When building a wastewater treatment plant (WWTP), municipal leaders are often baffled by their options and associated costs. To get started, they can estimate wastewater treatment plant construction costs at three increasingly granular levels.
In short, when estimating, you can compare costs on a plant-to-plant level, a process-to-process level and a component-to-component level. This allows you to get a general idea of costs or to refine your estimate based on the processes and components your plant will use.
Below, we discuss what factors contribute to wastewater treatment plant construction costs and how partnering with a wastewater engineering expert can help reduce costs.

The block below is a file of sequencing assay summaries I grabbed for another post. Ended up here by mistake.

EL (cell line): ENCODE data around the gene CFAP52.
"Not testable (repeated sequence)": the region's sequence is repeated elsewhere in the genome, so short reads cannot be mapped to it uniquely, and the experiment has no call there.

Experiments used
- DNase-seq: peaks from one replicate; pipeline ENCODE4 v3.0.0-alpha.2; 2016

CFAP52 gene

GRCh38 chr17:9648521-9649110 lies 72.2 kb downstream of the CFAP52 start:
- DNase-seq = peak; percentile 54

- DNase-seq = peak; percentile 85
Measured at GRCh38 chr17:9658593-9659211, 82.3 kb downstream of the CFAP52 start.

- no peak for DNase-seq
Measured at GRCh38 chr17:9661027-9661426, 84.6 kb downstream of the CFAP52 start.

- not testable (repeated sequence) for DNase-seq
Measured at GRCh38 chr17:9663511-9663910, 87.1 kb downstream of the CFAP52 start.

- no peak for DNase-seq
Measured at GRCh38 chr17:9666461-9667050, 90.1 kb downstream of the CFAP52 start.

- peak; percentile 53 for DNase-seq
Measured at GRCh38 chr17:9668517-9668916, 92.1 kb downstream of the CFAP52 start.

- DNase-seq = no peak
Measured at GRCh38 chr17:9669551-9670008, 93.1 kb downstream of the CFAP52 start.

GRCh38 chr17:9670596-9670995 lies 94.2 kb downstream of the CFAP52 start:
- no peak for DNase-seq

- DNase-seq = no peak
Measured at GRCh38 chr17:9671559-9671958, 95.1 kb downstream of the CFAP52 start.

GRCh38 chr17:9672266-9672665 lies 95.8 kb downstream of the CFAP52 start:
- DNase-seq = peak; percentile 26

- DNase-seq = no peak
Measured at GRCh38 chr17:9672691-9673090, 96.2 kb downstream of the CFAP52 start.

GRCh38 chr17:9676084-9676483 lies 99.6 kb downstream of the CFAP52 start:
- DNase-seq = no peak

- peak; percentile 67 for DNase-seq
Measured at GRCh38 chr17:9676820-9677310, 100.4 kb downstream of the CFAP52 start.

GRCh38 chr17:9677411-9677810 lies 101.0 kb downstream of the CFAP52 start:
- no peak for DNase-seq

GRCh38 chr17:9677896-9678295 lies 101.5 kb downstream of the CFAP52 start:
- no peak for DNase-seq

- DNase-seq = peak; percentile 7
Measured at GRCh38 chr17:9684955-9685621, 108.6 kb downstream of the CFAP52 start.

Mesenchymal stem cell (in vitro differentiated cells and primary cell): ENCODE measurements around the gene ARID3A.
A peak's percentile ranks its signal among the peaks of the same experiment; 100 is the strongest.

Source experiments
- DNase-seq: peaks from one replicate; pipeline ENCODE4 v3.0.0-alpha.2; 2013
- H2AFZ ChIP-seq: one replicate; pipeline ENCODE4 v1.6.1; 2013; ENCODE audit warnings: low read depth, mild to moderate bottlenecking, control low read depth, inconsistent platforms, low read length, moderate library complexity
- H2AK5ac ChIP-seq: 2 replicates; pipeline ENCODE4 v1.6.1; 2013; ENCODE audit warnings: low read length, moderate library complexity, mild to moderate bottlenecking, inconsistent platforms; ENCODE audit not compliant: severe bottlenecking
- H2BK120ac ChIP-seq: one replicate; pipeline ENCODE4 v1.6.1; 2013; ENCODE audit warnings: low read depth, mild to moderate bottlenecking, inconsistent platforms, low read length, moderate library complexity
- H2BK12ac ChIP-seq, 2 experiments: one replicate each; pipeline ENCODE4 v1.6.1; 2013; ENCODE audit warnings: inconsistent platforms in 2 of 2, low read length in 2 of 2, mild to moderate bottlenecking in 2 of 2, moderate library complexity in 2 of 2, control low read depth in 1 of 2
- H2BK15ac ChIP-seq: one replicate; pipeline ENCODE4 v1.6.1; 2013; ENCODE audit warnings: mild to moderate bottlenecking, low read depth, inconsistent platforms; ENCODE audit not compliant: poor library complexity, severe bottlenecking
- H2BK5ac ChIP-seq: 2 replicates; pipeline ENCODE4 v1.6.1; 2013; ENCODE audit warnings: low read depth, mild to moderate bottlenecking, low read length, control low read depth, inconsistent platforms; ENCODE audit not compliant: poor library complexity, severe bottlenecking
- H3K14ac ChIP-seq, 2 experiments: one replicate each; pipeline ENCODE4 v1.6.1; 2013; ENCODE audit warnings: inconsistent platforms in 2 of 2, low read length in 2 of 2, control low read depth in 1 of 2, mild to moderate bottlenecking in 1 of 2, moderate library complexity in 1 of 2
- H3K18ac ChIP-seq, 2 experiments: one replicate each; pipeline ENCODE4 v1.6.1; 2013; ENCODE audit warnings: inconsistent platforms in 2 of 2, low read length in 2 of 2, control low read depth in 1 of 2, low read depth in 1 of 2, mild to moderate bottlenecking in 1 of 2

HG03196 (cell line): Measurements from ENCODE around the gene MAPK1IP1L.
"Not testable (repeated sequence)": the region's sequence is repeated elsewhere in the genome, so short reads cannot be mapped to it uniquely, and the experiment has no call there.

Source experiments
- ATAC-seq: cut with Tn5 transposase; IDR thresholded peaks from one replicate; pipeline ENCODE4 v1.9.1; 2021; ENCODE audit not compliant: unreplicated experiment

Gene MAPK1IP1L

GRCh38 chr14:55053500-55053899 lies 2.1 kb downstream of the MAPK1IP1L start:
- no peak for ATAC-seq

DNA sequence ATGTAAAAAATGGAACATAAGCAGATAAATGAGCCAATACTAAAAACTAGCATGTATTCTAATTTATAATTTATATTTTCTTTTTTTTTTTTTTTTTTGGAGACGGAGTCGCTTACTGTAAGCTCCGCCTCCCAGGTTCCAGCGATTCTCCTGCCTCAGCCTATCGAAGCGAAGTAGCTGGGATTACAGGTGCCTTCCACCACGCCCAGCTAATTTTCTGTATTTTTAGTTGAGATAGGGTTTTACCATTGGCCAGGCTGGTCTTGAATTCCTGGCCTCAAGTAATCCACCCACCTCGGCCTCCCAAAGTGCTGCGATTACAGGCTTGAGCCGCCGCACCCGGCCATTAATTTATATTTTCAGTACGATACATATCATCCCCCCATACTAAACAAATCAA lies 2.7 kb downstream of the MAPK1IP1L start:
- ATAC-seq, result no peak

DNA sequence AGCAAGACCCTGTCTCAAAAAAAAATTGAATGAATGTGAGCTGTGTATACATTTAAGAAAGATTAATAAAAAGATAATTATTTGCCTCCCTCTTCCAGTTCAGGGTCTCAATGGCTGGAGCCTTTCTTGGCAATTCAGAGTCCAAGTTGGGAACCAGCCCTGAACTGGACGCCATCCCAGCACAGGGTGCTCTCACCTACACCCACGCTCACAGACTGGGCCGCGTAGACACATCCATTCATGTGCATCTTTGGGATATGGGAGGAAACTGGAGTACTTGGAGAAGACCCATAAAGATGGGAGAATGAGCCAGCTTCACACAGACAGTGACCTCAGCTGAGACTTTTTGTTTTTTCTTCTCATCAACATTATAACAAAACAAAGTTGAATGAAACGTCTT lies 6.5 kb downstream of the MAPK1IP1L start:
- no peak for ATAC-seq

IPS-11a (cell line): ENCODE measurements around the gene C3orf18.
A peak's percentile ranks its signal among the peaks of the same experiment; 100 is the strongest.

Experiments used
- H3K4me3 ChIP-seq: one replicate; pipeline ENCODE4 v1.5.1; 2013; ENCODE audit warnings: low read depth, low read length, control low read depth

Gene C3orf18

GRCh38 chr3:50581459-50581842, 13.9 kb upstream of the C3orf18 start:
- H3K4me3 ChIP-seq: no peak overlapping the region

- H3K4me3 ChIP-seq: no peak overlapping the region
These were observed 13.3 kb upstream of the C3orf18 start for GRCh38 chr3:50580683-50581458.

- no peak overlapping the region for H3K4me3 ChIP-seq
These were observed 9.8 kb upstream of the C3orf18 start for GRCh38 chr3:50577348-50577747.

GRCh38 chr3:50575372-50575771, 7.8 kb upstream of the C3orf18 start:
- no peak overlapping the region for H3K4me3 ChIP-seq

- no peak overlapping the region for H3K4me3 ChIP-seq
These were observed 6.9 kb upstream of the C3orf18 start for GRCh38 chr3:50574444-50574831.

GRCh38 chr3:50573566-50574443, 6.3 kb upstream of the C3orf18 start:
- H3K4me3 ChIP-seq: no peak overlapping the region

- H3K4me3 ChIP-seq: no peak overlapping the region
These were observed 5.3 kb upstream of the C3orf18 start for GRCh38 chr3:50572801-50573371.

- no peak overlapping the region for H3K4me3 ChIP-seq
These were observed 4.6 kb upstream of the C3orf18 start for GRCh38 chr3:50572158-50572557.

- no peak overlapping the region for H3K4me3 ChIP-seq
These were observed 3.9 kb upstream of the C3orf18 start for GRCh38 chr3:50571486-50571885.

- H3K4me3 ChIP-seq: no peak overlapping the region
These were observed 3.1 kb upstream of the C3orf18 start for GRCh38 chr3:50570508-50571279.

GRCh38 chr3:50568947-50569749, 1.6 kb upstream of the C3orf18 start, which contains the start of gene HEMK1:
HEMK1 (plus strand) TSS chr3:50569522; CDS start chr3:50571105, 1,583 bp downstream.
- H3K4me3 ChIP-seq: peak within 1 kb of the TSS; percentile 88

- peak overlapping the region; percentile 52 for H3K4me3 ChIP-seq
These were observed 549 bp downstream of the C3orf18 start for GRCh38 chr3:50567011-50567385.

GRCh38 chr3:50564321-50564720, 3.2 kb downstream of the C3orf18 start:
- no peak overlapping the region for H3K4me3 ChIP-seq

Wastewater treatment plant construction costs are site-specific and influenced by a range of factors, such as location, size, project type, and cost of labor and materials. However, the following costs will play a role in any WWTP construction estimate.
With an increase in population in urban and semi-urban areas, WWTPs struggle to accommodate increased effluent volumes. Larger communities require higher-capacity plants, which cost more to construct and operate.
Generally, it costs $12 million for each million gallons per day (MGD) of average flow. You can also base estimates on flows during peak hours at a rate of around $5 million per MGD. However, these numbers only provide a rough estimate and are not accurate for small communities (fewer than 500 residents) or large ones (more than 500,000 residents).
Regulatory effluent quality standards also affect costs, as does site effluent quality. Meeting stringent standards can cost more. Similarly, industrial effluent will often require more expensive treatment capabilities.